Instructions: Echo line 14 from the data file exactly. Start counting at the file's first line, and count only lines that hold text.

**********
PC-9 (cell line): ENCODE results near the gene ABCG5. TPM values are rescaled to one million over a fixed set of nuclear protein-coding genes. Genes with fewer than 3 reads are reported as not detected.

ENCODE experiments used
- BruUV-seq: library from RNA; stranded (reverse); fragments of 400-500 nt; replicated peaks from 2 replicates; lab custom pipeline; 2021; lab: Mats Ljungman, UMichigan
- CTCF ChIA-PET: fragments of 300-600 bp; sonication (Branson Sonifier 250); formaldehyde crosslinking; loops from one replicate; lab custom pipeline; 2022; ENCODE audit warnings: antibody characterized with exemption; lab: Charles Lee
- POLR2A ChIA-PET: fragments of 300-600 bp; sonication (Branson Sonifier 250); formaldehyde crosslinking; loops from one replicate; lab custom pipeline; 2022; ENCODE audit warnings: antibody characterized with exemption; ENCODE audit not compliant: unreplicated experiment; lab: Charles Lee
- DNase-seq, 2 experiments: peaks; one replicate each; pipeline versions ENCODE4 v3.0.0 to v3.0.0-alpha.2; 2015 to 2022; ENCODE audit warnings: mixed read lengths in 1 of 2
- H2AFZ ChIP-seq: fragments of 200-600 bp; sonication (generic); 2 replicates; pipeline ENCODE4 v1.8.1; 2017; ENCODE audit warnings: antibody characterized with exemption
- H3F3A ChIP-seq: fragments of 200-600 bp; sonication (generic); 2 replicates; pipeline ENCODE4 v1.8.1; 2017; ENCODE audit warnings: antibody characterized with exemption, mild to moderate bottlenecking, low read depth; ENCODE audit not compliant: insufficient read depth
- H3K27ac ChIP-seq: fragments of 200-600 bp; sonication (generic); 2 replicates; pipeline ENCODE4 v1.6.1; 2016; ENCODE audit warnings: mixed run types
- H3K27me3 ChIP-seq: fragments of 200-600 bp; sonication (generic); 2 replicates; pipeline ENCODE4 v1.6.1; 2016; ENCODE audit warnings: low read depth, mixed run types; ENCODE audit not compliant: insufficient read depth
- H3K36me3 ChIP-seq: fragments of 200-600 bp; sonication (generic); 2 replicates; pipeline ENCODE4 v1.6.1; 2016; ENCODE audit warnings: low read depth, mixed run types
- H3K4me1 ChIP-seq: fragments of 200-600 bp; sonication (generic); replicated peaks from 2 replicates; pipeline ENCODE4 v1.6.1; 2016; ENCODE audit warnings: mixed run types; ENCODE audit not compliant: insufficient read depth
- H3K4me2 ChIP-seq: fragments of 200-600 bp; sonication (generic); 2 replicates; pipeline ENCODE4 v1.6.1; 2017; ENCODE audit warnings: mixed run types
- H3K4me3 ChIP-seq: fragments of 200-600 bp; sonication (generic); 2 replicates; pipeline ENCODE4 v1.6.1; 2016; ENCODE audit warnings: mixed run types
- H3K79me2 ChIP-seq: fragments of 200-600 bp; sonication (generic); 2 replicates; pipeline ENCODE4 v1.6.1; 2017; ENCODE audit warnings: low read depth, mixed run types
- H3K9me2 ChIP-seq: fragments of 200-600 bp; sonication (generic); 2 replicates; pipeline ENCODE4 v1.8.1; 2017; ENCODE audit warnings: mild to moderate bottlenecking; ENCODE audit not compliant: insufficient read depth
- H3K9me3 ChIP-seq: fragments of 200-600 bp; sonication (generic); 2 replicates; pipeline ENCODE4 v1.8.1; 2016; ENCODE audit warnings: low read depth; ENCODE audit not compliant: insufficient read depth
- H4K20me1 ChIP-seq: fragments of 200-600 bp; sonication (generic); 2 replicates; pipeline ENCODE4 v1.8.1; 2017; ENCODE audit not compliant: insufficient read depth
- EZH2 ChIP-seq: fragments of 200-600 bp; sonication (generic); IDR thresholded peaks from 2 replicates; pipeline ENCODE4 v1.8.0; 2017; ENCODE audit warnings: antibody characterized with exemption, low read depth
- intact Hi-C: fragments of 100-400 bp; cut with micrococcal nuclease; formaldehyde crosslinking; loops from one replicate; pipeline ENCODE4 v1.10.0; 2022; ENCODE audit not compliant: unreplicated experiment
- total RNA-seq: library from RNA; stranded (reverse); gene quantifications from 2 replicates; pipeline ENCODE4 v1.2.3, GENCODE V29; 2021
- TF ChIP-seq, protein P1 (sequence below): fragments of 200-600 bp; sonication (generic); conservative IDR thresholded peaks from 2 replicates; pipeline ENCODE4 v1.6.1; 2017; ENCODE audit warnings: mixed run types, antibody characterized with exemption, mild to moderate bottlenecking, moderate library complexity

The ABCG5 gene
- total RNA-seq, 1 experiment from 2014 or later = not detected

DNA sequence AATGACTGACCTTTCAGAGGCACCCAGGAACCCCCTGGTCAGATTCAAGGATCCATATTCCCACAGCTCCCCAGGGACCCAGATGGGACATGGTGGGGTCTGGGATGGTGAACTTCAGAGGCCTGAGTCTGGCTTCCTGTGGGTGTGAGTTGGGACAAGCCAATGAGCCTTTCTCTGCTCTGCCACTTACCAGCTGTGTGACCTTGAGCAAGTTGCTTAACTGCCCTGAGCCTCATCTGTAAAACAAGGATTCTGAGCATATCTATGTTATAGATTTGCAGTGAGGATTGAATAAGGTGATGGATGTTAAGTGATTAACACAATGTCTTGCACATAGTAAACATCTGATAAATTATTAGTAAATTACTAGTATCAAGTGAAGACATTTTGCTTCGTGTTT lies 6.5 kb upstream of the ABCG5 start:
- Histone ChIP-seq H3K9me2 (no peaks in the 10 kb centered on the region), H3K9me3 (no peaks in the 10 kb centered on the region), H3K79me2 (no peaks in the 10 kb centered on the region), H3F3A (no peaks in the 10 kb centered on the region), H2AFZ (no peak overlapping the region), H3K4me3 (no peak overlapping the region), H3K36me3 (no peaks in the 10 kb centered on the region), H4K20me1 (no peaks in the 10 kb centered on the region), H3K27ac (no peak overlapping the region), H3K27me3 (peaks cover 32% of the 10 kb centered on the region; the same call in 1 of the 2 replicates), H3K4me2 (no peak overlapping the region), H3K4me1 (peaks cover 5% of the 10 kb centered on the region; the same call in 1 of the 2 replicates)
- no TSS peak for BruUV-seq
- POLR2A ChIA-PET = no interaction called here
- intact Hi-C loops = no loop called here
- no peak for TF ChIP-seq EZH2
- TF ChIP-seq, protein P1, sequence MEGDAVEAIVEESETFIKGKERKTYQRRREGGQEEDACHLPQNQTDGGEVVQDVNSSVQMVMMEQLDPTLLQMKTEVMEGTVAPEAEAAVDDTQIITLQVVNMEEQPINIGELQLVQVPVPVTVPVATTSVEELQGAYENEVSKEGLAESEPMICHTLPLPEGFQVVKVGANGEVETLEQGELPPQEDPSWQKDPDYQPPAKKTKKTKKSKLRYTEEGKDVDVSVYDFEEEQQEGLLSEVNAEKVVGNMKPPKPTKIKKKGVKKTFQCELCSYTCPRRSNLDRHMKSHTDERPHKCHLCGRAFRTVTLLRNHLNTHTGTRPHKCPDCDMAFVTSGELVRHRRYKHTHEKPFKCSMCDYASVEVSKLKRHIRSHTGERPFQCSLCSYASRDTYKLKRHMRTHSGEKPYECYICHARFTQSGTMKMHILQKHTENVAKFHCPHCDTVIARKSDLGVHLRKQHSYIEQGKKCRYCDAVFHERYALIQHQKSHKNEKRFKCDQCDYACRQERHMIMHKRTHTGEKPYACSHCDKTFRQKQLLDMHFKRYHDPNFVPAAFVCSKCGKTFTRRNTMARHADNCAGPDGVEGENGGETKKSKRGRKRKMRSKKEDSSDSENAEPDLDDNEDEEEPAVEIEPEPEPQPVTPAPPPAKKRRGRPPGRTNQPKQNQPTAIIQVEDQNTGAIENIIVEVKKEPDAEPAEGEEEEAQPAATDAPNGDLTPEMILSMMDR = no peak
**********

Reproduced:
- H3K4me3 ChIP-seq: fragments of 200-600 bp; sonication (generic); 2 replicates; pipeline ENCODE4 v1.6.1; 2016; ENCODE audit warnings: mixed run types